Amazon Workers Prepared to 'Fight' After Company Claims Unions Aren't Good for Employees

Amazon workers say they're prepared to "fight" their notoriously anti-union employer after the company urged employees not to unionize at the tech giant's largest New York City warehouse.

In a statement sent to Newsweek, Connor Spence, the vice president of membership of the Amazon Labor Union, said despite Amazon's steadfast pushback on unionization, the group is ready to fight.

"Executives would rather churn through the workforce to save money than give the human beings they employ a chance at a stable, long-term job. Constant, often erroneous firings are the only thing Amazon wants to do 'quickly and nimbly,' and you better believe our union is going to interfere with that," Spence wrote.

"Our worker-led union will force Amazon to consider the well-being and dignity of its employees when making business decisions, instead of just the bottom line. Amazon will tirelessly fight against us for it, but that's a fight we're ready for," he added.

In a Thursday statement, Amazon claimed that unions are not the "best answer" for their employees as workers at the Staten Island warehouse and three neighboring facilities prepared to file for an election with the National Labor Relations Board.

"Our employees have the choice of whether or not to join a union. They always have. As a company, we don't think unions are the best answer for our employees," Kelly Nantel, Amazon's national director of media relations, told Vice News' Motherboard in a Thursday statement.

"Every day we empower people to find ways to improve their jobs, and when they do that we want to make those changes—quickly. That type of continuous improvement is harder to do quickly and nimbly with unions in the middle," Nantel added.

On Thursday, the Amazon Labor Union announced that more than 2,000 hourly employees have signed cards authorizing the union to represent them for the purpose of collective bargaining. Organizers expect several hundreds more to join them by the time they plan to file next Monday.

The union said it's fighting for "higher wages, job security, safer working conditions, more paid time off, better medical leave options, and longer breaks" in a press release.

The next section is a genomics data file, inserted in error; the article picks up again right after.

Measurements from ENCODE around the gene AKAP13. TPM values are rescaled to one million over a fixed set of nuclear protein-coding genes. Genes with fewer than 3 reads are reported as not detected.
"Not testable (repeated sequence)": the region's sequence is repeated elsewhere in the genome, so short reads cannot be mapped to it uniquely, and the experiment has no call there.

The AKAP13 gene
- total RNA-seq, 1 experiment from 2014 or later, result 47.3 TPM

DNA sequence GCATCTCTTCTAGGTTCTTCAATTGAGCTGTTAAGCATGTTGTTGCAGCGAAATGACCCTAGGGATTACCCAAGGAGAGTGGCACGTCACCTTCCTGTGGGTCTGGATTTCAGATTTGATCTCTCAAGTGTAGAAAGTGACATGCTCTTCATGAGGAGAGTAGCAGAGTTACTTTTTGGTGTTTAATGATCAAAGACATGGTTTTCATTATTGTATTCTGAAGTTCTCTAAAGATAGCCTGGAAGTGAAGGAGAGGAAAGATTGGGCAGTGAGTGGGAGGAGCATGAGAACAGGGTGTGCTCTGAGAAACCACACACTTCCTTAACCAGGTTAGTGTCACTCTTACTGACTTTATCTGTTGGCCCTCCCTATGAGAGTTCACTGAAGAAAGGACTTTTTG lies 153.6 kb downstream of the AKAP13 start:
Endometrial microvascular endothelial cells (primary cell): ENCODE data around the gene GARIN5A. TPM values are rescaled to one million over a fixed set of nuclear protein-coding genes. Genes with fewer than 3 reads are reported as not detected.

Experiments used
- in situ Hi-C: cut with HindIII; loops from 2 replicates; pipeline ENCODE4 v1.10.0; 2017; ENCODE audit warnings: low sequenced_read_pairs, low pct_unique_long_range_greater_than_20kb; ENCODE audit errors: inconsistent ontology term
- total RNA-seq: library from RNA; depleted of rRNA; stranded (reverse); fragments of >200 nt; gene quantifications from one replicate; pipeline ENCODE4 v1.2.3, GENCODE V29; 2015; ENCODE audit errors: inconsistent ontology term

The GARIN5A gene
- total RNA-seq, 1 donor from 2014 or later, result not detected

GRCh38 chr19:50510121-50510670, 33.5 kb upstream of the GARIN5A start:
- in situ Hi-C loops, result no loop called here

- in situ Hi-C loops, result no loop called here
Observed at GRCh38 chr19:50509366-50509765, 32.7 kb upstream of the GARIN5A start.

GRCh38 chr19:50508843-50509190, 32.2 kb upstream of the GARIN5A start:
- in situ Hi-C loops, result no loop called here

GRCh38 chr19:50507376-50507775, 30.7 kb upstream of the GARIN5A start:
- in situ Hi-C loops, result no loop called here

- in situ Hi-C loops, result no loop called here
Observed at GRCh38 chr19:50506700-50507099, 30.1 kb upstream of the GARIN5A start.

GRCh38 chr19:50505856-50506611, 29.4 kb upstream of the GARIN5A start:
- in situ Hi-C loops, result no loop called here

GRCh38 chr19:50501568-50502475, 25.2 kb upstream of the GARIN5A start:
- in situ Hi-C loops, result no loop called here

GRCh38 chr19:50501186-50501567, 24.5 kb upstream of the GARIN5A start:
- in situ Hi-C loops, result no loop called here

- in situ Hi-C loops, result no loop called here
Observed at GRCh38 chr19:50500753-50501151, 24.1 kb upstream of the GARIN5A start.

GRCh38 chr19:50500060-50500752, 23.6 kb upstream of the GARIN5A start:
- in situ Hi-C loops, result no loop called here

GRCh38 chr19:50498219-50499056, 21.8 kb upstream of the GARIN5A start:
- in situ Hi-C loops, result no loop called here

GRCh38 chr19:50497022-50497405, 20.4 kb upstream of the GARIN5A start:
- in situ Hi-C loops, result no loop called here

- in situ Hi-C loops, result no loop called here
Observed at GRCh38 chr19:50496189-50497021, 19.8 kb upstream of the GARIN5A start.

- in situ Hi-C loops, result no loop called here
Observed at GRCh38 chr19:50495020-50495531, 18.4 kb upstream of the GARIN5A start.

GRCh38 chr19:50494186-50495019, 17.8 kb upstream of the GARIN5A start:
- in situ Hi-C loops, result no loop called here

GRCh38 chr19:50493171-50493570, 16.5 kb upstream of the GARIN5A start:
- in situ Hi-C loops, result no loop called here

Amazon Union NYC Warehouse Working Conditions
People protest working conditions outside of an Amazon warehouse fulfillment center on May 1, 2020 in the Staten Island borough of New York City. The effort was led by former warehouse worker Christian Smalls, who has been elected the president of the Amazon Labor Union. Stephanie Keith/Stringer

Amazon workers have repeatedly spoken out against the working conditions at warehouses, calling the work "grueling" and describing the company's treatment of employees as just "another machine."

Christian Smalls, a former Staten Island warehouse worker who is now the president of the Amazon Labor Union, led a protest last year against the working conditions employees faced at the peak of New York City's COVID-19 outbreak.

After two employees contracted the virus, Smalls and other workers had walked off the job demanding that Amazon thoroughly sanitize the warehouse on Staten Island and offer pay to affected employees while the building was being cleaned.

Smalls was fired after leading the walkout, although Amazon claims he was fired not for his organizing efforts but for violating the company's social distancing guidelines.

If the National Relations Board validates the imminent request from the Amazon Labor Union, it will mark the second unionization vote at an Amazon warehouse in less than a year.

In April, Amazon workers in Bessemer, Alabama called for a historic vote, which garnered national attention and the support of President Joe Biden, to unionize but were ultimately defeated by the country's second-largest employer.

If the Staten Island workers vote to unionize, they would be the first in the nation to do so at Amazon—a company notoriously known to be anti-union.

Over the last six months, Amazon has battled the workers' effort in New York City, displaying anti-union messages throughout the facility and sending messages to workers arguing why they shouldn't sign authorization cards, telling employees they would "give up the right to speak for yourself."

In August, the National Labor Relations Board found that Amazon illegally questioned workers at the New York City warehouse and unlawfully confiscated union materials from employees.